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First Impressions – Awkward


Not being a 15 year old American girl struggling to finish high school, it would be fair to say that Awkward isn’t really for me. I am not the target demographic.

Still, I do not reject such shows out of hand. Picking this pretty much at random from highly rated sitcoms on IMDB (this scored 7.8/10), I hoping for something I might actually enjoy. After all, sassy teenage girls are the main characters in some of my favourite shows. Buffy, Veronica Mars and Daria are all excellent shows that surpass their potential teeny limits to be great shows in their own right.

So what of Awkward?

Well, after a couple of episodes it seems pretty clear that this is definitely in the second-tier of such shows. It certainly isn’t bad, but finding out it was on MTV is hardly encouraging (note: Daria is pretty much the exception to this rule).

Now, this in itself isn’t a problem though it certainly does limit its appeal to me. But that doesn’t even matter too much, as long as the writing is good. Unfortunately, it isn’t really. It’s entertaining enough, at best. At worst, it falls into the realm of absolute stupidity and becomes unbelievable.  Most of the time however it hovers on the positive side of “alright”.

There is no twist or plot, it is just one girl, Jenna Hamilton (played by Ashley Rickards) trying to get through high school. The USP is that she is thrust into the limelight of high school after an accident which looks like a failed suicide attempt. Except it doesn’t. At all.

As it happens in the very first episode, allow me a mild spoiler. She goes to take two aspirin tablets, but chokes on them. This causes her to drop the large jar on the floor which spills pills all over the place. As she chokes, she knocks a box of razors and a plugged-in hairdyer into the full bath. She then slips on the pills and knocks herself unconscious.

This is mistaken for a suicide attempt. This scene is indicative of the shows biggest problem in that it isn’t nearly as clever as it thinks it is. Nor does it have that deeply satirical bent that allows the stupid, two-dimensional characters in Daria to be so effective.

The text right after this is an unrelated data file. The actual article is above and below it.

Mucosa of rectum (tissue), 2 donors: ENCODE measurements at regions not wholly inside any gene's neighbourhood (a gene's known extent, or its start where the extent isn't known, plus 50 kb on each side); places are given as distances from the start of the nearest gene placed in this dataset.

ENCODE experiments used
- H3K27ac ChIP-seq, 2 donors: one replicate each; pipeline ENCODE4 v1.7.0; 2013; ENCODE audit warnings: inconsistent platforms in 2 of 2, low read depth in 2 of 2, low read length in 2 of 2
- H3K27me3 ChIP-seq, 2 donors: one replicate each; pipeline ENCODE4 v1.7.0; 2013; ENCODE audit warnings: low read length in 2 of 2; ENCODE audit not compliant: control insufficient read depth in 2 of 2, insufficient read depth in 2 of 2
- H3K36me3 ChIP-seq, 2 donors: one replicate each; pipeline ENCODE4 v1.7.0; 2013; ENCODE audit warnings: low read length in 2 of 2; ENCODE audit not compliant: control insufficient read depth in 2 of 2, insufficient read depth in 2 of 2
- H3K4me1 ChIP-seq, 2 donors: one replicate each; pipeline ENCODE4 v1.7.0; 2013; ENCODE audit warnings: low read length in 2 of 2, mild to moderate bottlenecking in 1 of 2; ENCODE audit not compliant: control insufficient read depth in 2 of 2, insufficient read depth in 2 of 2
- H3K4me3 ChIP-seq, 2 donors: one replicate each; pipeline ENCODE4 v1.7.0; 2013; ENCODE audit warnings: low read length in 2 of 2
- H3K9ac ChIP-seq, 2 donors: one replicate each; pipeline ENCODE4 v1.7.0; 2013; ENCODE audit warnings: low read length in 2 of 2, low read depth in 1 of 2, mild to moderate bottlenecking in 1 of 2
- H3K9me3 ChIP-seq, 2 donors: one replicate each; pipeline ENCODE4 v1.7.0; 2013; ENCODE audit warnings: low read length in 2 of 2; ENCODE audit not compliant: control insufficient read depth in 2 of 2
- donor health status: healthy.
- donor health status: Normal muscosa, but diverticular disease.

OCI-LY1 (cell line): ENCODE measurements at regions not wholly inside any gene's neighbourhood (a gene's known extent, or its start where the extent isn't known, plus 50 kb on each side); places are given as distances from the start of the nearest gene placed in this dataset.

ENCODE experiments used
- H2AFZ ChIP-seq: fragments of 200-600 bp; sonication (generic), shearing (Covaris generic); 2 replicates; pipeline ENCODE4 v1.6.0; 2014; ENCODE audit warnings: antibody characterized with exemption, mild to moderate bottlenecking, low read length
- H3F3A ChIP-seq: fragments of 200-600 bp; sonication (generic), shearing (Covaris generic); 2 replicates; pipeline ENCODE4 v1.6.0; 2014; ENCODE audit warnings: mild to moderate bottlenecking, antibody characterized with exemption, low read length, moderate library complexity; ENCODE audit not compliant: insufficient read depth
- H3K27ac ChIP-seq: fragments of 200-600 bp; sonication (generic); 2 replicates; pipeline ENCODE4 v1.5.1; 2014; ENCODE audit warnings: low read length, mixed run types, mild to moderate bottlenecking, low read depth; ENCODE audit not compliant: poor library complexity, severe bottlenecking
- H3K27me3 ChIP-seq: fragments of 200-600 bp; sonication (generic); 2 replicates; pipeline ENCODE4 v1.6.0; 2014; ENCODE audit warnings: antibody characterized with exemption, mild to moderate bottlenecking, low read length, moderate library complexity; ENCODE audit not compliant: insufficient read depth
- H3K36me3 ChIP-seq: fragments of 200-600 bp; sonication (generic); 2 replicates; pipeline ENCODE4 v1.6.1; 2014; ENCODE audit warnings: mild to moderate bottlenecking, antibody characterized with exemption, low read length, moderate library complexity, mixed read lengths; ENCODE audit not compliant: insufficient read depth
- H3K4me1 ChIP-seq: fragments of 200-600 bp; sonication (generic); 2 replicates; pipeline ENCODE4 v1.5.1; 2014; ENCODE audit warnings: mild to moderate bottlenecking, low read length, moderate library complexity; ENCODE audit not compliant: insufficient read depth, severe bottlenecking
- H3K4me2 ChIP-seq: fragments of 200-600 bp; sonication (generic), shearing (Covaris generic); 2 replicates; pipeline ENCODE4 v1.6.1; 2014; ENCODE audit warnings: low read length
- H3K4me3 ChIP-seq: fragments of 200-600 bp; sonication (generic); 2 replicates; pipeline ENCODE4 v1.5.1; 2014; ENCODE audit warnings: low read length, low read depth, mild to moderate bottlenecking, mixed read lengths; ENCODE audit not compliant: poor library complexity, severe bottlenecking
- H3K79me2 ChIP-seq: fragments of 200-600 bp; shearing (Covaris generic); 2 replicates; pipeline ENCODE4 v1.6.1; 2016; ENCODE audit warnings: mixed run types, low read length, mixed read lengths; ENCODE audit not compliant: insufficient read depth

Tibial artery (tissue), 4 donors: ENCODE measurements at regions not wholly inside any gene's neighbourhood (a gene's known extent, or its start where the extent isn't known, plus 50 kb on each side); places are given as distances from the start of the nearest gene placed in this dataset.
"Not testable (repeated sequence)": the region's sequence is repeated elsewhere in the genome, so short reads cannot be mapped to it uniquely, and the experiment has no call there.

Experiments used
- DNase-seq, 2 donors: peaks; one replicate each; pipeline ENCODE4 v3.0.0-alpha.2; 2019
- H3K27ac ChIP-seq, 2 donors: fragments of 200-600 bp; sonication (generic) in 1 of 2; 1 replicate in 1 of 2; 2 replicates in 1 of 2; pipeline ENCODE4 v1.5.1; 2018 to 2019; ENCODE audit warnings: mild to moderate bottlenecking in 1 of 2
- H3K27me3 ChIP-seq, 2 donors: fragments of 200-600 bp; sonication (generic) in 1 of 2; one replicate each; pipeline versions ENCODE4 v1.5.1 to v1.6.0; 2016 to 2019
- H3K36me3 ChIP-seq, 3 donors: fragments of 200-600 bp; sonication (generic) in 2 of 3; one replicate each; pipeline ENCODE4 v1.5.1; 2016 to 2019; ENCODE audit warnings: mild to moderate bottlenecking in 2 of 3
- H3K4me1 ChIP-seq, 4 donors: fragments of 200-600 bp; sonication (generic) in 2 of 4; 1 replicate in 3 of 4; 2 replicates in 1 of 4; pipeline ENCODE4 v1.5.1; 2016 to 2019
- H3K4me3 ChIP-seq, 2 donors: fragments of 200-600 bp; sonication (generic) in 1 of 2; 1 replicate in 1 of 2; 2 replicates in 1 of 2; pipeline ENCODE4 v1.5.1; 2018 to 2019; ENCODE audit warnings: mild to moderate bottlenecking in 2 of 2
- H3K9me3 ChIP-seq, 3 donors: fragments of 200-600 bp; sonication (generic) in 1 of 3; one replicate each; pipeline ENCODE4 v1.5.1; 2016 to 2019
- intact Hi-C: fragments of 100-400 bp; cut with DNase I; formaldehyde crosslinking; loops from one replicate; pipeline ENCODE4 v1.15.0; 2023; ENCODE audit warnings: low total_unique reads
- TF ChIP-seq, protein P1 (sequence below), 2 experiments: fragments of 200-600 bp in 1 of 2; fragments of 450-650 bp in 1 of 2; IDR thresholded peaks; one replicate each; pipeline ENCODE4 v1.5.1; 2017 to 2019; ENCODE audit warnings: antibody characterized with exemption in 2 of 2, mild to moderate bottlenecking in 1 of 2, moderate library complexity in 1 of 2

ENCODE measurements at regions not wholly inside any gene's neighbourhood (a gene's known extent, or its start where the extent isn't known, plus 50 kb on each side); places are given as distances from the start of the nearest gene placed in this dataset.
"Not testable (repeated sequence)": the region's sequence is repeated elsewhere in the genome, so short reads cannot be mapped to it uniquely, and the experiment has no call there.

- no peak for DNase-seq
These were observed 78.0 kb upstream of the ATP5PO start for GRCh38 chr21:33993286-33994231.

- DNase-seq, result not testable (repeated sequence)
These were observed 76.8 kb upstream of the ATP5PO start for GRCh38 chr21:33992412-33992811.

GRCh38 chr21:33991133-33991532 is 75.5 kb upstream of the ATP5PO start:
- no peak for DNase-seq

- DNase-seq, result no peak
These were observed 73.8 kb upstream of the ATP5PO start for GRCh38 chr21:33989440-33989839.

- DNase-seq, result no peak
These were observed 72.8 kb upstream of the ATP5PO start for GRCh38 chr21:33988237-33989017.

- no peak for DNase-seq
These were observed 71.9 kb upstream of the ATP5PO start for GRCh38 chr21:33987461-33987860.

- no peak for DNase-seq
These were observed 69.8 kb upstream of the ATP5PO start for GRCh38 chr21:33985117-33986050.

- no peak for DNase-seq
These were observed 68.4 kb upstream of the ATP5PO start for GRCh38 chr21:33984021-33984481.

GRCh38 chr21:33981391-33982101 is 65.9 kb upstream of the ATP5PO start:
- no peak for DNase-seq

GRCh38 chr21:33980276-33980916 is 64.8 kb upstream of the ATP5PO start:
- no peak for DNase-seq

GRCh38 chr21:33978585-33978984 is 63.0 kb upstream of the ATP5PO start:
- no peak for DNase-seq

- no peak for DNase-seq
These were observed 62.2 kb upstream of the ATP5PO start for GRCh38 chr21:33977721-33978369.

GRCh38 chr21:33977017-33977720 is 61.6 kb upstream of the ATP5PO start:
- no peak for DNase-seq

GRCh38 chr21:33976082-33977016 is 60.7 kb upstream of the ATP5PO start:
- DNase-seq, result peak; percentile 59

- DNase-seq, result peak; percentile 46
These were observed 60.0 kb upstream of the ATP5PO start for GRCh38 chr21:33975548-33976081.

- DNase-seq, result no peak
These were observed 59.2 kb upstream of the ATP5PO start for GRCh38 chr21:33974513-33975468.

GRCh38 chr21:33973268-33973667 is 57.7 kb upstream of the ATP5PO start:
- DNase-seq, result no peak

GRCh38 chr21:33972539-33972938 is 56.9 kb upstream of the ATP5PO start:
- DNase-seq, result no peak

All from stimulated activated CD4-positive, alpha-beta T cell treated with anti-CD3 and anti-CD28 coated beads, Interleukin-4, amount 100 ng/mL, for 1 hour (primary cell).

It doesn’t help that the acting is also all over the place. Whilst Ashley Rickards does a good job of playing  our protagonist an narrator, Jenna Hamilton, she is fighting an uphill struggle. She brings a naturalness to the role and expresses the awkwardness of being a teenager, with a performance which suggests she has a bright future. As does Jessica Lu who plays her friend Ming Huang, though to be fair she does have more acting experience being 25 years old when the series started.

Everyone else seems to either want to do the wacky (all the women) or be personality-free zones (all the men).

Jenna’s mother,  Lacey (played by Nikki Deloach) is just a fundamentally unlikable character who tries to get her 15 year old daughter to get breast implants. Jenna’s friend Tamara (played by Jillian Rose Reed) is simply abrasive and annoying without any redeeming features. School councillor Valerie (played by Desi Lydic) is portrayed as someone so unbelievably dumb as to be beyond belief.

I’m picking these three characters out because they are the first three that come to mind. All of the others are equally terrible. I’m not even going to waste time trying to work out which guy is which in order to say they’re all bland.

This is not even a dig at the actors and actresses, whom might be very good. But they are given poor material and the director seems to think the best way to compensate for that is to try and disguise it with fake wackiness, which just makes things worse.

When I started writing this, I really didn’t expect it to be quite so savage a review, but in the end I think this is a fair assessment. There is nothing particularly new here and certainly nothing that hasn’t been done better elsewhere.


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